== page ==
They know what  you want before you order it!

They know what you want before you order it!

And for the most part maybe that customer appreciates the convenience, and feeling of being so well known that you are the “mayor” of that Starbucks. But what if that customer does not want that skinny vanilla latte? What if the customer wants a hot chocolate one day? Do they dare deviate from their usual order or do they accept the usual order for the convenience?

The same holds true for grocers such as Stop and Shop or Walmart, who let you order online and pick up in store – and will predict what your basket will look like. So all you need to do is drive to the grocery store and pick up your order. There is no need to think too much. Of course the positive is that there are tremendous time savings for the customer if they do not want to contemplate a new mix of groceries. But what if the consumer wants to try a new cheese or kitchen cleaner? If their order is already compiled for them will they get the opportunity to see what else is available? Or do we not want to give them the opportunity? How do we make sure they have the opportunity to browse?

My point is not that supply chain users and vendors should not stop striving to get too smart and more effective when it comes to demand shaping and sensing. However there must be some balance when it comes to how precise and “effective” the supply chains need and want to be with regards to the customer. Yes, we want to eliminate lumpiness and extract those savings from the supply chain. But retailers and other players in the supply chains need to still keep a balance with being very precise with how they manipulate and predict demand with the opportunity for their customers to deviate from their usual demand. Retailers and other customer focused industries need to determine how precise they want to be with their demand shaping and how much freedom they want to give their customers to roam and wander through options.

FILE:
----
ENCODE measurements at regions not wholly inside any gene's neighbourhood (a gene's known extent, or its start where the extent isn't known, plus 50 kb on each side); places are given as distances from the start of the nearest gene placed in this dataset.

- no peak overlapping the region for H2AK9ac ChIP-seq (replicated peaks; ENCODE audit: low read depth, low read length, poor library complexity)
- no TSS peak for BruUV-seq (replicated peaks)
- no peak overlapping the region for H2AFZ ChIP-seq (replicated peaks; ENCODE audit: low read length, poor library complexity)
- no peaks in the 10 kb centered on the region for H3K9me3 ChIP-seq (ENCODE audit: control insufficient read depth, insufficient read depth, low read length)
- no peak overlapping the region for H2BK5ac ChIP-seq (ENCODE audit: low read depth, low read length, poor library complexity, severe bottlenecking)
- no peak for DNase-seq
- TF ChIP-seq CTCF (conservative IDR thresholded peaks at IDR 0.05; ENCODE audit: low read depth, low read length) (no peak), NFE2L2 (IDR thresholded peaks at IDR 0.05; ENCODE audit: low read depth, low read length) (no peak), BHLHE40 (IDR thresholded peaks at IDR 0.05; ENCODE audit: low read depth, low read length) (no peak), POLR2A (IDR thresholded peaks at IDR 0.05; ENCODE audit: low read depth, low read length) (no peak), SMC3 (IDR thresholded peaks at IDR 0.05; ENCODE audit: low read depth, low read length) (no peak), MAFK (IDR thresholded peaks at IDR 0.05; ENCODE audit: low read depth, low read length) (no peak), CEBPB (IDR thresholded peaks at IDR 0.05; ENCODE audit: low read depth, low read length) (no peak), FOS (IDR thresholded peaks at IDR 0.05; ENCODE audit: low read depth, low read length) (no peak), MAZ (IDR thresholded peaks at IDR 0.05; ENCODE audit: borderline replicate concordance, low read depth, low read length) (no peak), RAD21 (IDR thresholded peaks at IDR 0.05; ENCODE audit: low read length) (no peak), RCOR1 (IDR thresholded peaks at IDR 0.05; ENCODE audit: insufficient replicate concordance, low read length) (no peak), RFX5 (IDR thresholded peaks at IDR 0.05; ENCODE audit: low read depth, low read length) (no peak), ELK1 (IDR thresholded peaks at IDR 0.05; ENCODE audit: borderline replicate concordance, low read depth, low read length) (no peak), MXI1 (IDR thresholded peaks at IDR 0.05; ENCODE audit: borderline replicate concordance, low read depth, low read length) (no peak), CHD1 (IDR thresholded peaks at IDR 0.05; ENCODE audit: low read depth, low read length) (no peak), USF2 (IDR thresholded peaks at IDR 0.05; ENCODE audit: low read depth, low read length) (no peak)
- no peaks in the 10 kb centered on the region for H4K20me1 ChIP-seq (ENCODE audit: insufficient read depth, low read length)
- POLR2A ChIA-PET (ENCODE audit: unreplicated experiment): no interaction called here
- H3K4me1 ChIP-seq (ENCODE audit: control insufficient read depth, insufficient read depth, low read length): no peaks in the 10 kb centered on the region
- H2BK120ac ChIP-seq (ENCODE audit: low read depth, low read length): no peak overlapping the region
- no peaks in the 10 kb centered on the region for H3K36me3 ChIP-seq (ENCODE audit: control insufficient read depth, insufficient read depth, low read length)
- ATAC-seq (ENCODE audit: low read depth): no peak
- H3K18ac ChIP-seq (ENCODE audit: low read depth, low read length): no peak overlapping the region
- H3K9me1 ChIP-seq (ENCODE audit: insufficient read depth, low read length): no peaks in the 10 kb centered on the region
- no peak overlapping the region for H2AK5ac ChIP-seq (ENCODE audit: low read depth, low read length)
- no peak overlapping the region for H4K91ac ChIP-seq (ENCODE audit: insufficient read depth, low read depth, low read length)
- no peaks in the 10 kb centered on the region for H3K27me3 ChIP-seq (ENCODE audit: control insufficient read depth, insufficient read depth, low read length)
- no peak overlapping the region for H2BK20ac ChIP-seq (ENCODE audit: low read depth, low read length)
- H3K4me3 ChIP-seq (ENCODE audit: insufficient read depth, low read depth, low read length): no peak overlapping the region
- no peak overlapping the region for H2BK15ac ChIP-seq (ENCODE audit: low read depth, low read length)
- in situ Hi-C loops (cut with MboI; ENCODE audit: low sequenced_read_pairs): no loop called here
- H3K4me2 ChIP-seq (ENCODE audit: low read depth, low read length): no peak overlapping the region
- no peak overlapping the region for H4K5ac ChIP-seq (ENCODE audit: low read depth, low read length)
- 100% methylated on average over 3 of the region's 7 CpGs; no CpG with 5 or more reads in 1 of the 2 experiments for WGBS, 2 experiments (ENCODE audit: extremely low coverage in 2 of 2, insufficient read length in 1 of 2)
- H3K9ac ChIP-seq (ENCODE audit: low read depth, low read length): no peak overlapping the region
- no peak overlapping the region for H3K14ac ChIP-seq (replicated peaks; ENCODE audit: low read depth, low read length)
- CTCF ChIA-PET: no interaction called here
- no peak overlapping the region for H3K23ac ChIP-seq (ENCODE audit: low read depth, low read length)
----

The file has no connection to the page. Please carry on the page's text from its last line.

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Filed under Demand Shaping, Supply Chain

Oracle doubles down on the cloud

Last week I got out of Boston just ahead of the massive blizzard that covered much of the area with over 3 feet of snow (I was not so fortunate this week, as I watch another foot of snow fall). My destination? A much warmer and sunnier San Jose, where I spent a busy 2 days with Oracle at their annual Oracle Value Chain Summit. The main theme for the visit, similar to what was discussed at Oracle’s Open World conference at the end of the 2014 was the importance of cloud within the portfolio of Oracle solutions. Oracle also showcased the wide breadth of solutions and case studies they have in the supply chain space – a testament to the mega vendors solution portfolio.

Here are my take aways from the two days I spent on the west coast.

  • Oracle is doubling down on the cloud. The main stage sessions on Tuesday, January 27,placed a heavy emphasis on the efforts and growth of the Oracle cloud offerings. Both Oracle CEO Mark Hurd and Steve Miranda, EVP of Applications Development, spent extensive time discussing the success Oracle has seen with their cloud solutions and continuing to make the case for a greater number of solutions being moved to the cloud. Highlighting the success they have had with the cloud for their HCM (more than 950 new applications cloud customers), CX (more than 1100 new customers) and ERP solutions (more than 250 new customers), it is clear that Oracle is doubling down on the cloud for 2015. This next year should be interesting with regards to which solutions in the Oracle Value Chain portfolio get heavily invested into the cloud. Mr. Hurd has a vision of a few mega vendors providing a full suite of solutions that allow supply chain solutions to be fully stitched together. As we know, for the supply chain space that entails a complex and wide array of solutions. Oracle has already put many of these in the cloud, 2015 will be an interesting year to watch as this cloud push continues to pick up steam.